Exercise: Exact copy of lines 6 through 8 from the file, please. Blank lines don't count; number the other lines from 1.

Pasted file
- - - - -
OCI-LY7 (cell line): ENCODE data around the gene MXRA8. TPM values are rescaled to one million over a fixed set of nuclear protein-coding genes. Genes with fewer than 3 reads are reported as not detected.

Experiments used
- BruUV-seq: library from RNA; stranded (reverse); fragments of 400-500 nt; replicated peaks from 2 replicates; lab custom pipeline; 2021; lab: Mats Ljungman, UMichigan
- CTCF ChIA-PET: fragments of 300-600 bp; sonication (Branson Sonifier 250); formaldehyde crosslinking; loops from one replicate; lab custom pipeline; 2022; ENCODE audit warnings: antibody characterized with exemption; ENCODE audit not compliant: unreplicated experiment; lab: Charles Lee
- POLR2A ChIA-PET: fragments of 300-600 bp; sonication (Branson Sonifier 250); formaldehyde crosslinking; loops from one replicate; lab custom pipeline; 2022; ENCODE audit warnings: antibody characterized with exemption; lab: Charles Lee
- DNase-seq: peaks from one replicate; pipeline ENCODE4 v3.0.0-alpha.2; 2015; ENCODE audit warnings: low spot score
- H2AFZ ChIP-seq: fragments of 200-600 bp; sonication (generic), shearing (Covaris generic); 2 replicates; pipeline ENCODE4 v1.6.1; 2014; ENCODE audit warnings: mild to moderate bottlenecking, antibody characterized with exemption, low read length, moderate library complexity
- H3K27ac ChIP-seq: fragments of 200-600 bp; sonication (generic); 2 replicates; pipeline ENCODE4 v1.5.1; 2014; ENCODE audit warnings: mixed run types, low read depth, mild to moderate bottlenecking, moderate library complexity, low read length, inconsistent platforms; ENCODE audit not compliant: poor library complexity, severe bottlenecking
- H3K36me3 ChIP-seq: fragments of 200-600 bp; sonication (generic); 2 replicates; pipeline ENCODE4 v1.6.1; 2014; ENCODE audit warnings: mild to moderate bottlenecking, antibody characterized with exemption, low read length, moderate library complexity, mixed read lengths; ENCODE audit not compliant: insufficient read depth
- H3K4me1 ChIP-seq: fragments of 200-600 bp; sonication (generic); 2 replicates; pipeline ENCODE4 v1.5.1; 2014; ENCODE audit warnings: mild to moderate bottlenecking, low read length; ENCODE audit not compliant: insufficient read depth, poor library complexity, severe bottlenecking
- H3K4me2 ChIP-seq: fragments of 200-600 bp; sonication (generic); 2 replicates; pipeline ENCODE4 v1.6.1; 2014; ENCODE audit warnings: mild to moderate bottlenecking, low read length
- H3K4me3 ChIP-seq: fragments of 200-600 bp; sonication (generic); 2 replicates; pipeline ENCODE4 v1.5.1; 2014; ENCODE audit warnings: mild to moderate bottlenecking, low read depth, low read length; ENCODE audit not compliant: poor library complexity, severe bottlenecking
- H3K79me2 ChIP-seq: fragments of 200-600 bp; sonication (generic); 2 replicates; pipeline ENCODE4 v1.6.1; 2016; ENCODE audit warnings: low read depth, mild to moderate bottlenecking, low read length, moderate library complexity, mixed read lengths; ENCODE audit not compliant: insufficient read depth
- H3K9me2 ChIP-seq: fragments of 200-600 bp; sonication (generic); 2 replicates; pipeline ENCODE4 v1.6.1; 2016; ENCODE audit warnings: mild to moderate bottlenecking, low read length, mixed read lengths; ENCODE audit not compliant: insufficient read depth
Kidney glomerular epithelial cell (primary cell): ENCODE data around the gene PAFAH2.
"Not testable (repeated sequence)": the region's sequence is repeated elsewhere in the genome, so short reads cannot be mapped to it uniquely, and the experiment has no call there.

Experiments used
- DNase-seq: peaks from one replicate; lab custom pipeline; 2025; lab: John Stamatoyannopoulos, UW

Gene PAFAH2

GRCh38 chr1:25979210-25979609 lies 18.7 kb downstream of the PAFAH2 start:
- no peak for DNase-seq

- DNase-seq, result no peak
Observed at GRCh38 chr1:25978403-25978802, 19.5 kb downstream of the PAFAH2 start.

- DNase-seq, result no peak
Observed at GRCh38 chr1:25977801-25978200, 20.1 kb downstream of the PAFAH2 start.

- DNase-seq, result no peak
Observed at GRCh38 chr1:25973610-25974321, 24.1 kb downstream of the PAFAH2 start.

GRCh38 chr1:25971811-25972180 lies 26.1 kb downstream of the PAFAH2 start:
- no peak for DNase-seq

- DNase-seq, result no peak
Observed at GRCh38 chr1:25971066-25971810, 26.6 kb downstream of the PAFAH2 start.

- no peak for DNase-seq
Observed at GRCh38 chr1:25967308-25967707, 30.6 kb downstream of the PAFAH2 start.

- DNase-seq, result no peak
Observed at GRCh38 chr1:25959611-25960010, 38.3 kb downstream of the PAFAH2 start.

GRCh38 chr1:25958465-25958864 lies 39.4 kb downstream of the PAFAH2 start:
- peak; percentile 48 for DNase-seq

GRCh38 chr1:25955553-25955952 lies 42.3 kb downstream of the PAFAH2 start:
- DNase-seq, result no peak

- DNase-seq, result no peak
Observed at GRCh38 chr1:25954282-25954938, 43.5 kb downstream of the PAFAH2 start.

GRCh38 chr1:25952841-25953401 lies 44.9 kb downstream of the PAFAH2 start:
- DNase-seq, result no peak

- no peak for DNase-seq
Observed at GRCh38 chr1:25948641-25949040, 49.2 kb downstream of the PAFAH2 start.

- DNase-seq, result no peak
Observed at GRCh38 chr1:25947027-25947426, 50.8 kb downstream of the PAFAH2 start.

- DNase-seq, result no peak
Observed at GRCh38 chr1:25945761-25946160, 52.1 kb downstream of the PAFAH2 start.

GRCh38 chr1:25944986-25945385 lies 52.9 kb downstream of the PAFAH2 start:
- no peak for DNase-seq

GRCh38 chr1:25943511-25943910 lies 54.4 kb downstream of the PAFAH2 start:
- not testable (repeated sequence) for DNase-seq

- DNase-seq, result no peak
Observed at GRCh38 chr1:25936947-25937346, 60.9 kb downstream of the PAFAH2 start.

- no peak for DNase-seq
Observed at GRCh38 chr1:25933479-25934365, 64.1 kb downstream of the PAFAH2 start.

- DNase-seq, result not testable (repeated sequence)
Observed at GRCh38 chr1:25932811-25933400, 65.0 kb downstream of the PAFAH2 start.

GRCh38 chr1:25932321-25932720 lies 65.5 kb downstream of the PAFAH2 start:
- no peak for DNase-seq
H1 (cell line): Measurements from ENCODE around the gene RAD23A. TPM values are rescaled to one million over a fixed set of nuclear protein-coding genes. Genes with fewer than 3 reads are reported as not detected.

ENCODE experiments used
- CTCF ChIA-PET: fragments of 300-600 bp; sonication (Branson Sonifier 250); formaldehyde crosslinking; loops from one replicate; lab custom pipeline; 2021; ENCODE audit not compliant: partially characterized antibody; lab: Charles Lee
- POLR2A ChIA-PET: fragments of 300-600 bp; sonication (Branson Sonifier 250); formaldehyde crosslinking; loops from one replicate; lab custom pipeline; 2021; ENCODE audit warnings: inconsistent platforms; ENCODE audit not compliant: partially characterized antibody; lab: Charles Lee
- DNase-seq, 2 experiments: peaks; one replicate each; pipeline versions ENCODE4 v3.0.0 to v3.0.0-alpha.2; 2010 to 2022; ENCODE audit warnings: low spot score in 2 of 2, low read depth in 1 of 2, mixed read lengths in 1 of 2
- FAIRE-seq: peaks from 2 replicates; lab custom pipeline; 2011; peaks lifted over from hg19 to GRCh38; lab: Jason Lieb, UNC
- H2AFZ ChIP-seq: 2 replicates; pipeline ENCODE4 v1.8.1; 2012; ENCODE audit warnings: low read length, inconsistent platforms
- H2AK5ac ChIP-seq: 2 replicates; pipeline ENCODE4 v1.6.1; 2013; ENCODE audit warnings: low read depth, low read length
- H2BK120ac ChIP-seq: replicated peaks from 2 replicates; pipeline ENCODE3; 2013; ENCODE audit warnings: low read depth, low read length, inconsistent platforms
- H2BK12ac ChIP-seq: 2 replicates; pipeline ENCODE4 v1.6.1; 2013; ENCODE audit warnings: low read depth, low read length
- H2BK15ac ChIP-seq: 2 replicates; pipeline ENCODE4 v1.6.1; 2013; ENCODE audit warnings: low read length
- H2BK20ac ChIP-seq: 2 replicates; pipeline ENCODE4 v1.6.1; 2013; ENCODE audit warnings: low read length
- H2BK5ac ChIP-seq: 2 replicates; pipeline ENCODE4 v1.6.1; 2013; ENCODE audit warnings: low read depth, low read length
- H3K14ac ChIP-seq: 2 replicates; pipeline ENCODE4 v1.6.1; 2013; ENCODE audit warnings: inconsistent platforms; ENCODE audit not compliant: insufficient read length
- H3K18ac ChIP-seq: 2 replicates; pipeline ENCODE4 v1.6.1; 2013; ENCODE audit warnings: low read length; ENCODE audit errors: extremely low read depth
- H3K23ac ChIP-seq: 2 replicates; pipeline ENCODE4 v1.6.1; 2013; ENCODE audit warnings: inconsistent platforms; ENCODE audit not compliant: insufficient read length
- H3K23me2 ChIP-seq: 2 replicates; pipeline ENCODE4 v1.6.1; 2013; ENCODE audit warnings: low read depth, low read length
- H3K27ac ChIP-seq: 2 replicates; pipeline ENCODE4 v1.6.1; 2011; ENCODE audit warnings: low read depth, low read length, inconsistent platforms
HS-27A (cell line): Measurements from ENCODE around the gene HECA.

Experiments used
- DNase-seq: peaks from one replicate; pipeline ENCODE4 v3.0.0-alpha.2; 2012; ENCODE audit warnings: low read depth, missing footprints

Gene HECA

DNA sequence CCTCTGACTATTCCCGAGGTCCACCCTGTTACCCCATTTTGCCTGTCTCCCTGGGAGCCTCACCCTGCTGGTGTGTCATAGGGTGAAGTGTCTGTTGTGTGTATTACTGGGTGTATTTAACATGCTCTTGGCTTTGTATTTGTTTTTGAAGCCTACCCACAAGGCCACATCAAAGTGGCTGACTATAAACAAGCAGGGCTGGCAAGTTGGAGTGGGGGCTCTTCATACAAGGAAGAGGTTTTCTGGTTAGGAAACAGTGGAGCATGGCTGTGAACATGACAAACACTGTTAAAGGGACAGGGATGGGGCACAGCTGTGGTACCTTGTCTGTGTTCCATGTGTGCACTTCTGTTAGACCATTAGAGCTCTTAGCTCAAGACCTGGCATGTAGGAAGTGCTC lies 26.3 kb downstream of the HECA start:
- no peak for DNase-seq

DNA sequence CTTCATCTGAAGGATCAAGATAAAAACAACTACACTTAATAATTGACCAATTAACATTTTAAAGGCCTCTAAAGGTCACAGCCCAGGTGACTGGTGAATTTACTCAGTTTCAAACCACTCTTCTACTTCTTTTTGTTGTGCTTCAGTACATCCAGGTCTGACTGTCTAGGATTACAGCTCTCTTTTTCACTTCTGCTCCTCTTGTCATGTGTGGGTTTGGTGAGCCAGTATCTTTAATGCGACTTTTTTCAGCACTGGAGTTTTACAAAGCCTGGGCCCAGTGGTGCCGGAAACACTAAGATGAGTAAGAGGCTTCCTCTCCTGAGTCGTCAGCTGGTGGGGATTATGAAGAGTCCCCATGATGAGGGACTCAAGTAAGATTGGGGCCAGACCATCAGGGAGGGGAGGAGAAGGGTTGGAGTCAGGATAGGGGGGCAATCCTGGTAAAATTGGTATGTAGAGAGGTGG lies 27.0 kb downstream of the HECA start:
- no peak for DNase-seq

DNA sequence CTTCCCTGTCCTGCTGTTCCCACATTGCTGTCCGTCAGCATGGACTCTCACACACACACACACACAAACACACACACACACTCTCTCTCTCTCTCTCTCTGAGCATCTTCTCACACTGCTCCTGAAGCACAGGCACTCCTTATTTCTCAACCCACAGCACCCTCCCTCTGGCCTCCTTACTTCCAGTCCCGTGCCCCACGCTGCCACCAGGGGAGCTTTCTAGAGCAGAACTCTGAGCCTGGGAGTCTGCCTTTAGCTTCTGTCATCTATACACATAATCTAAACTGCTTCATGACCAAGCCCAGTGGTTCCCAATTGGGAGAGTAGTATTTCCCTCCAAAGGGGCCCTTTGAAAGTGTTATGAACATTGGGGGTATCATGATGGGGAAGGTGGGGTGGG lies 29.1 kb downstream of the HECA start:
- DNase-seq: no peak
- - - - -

- DNase-seq: peaks from one replicate; pipeline ENCODE4 v3.0.0-alpha.2; 2015; ENCODE audit warnings: low spot score
- H2AFZ ChIP-seq: fragments of 200-600 bp; sonication (generic), shearing (Covaris generic); 2 replicates; pipeline ENCODE4 v1.6.1; 2014; ENCODE audit warnings: mild to moderate bottlenecking, antibody characterized with exemption, low read length, moderate library complexity
- H3K27ac ChIP-seq: fragments of 200-600 bp; sonication (generic); 2 replicates; pipeline ENCODE4 v1.5.1; 2014; ENCODE audit warnings: mixed run types, low read depth, mild to moderate bottlenecking, moderate library complexity, low read length, inconsistent platforms; ENCODE audit not compliant: poor library complexity, severe bottlenecking